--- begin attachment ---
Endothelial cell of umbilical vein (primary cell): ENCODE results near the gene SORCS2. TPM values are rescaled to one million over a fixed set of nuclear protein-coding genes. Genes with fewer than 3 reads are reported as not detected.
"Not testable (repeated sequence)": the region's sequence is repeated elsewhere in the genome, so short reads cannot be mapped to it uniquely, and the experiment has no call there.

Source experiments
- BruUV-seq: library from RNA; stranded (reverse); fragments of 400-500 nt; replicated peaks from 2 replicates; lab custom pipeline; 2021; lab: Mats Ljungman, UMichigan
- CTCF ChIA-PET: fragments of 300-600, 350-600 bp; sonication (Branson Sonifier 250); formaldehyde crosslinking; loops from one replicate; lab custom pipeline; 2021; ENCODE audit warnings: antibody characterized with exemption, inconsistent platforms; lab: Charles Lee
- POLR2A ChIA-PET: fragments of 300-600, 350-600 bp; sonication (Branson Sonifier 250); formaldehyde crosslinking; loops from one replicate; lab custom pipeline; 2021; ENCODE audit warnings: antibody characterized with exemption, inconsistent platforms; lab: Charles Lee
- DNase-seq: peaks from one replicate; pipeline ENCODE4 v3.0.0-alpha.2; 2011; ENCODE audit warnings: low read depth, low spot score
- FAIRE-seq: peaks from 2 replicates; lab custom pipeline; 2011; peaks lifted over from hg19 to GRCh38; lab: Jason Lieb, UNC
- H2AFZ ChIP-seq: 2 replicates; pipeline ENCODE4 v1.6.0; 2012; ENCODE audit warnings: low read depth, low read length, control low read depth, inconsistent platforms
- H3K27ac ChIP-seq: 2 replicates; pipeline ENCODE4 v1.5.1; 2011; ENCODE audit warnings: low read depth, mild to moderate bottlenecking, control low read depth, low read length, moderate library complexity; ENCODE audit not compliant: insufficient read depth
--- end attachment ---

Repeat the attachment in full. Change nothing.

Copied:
Endothelial cell of umbilical vein (primary cell): ENCODE results near the gene SORCS2. TPM values are rescaled to one million over a fixed set of nuclear protein-coding genes. Genes with fewer than 3 reads are reported as not detected.
"Not testable (repeated sequence)": the region's sequence is repeated elsewhere in the genome, so short reads cannot be mapped to it uniquely, and the experiment has no call there.

Source experiments
- BruUV-seq: library from RNA; stranded (reverse); fragments of 400-500 nt; replicated peaks from 2 replicates; lab custom pipeline; 2021; lab: Mats Ljungman, UMichigan
- CTCF ChIA-PET: fragments of 300-600, 350-600 bp; sonication (Branson Sonifier 250); formaldehyde crosslinking; loops from one replicate; lab custom pipeline; 2021; ENCODE audit warnings: antibody characterized with exemption, inconsistent platforms; lab: Charles Lee
- POLR2A ChIA-PET: fragments of 300-600, 350-600 bp; sonication (Branson Sonifier 250); formaldehyde crosslinking; loops from one replicate; lab custom pipeline; 2021; ENCODE audit warnings: antibody characterized with exemption, inconsistent platforms; lab: Charles Lee
- DNase-seq: peaks from one replicate; pipeline ENCODE4 v3.0.0-alpha.2; 2011; ENCODE audit warnings: low read depth, low spot score
- FAIRE-seq: peaks from 2 replicates; lab custom pipeline; 2011; peaks lifted over from hg19 to GRCh38; lab: Jason Lieb, UNC
- H2AFZ ChIP-seq: 2 replicates; pipeline ENCODE4 v1.6.0; 2012; ENCODE audit warnings: low read depth, low read length, control low read depth, inconsistent platforms
- H3K27ac ChIP-seq: 2 replicates; pipeline ENCODE4 v1.5.1; 2011; ENCODE audit warnings: low read depth, mild to moderate bottlenecking, control low read depth, low read length, moderate library complexity; ENCODE audit not compliant: insufficient read depth